After devouring our next assignment, Hemingway’s Paris-based memoir A Moveable Feast, in a single, gluttonous sitting, it was decided: I would be going to Paris. Well, not exactly. I would be going to Tours, a medieval city in central France where the Summer Abroad program was offering French courses. Or, as I saw it, a place that was only a short train ride away from Paris. Practicality be damned.
A HIGHER EDUCATION
But practicality is a huge element of study-abroad programs. The cost for two university courses, a round-trip flight, accommodations for a lengthy stay, though not cheap, was surprisingly affordable. Had I planned to go to France (or anywhere) without the added goal of earning a few university credits, it probably would have cost just as much – but, quite frankly, I would have had a harder time justifying it in the midst of my degree.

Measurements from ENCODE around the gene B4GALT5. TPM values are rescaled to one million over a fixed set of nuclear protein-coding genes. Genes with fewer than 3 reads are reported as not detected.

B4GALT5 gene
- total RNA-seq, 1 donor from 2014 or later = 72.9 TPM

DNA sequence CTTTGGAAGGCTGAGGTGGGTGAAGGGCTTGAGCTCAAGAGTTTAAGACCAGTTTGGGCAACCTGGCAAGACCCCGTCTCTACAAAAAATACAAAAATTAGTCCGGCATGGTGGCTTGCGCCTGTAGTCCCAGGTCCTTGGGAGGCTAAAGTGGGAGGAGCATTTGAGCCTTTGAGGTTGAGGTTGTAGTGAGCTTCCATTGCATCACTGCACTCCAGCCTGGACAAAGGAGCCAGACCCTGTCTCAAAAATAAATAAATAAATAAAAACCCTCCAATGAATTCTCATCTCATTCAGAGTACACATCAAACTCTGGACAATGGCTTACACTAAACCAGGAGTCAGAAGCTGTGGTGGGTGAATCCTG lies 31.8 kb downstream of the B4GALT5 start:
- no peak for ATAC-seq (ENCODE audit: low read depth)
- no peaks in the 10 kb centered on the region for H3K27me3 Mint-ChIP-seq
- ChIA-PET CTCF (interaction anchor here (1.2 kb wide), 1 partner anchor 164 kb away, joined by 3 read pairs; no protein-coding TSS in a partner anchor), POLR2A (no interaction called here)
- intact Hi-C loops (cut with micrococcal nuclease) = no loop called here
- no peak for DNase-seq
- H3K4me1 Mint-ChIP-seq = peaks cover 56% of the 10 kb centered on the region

Record numbers of students are embarking on study-abroad programs around the world. In 2012 the International Organisation for Economic Cooperation and Development reported that the number of international students worldwide rose from 800,000 in 1975 to 3.7 million by 2009. And Unesco’s Institute for Statistics reports that the number of students studying abroad will continue to increase by 12 percent each year. In the past 13 years, more than 1,200 students have participated in the University of Toronto Summer Program in Tours, France, that I signed up for.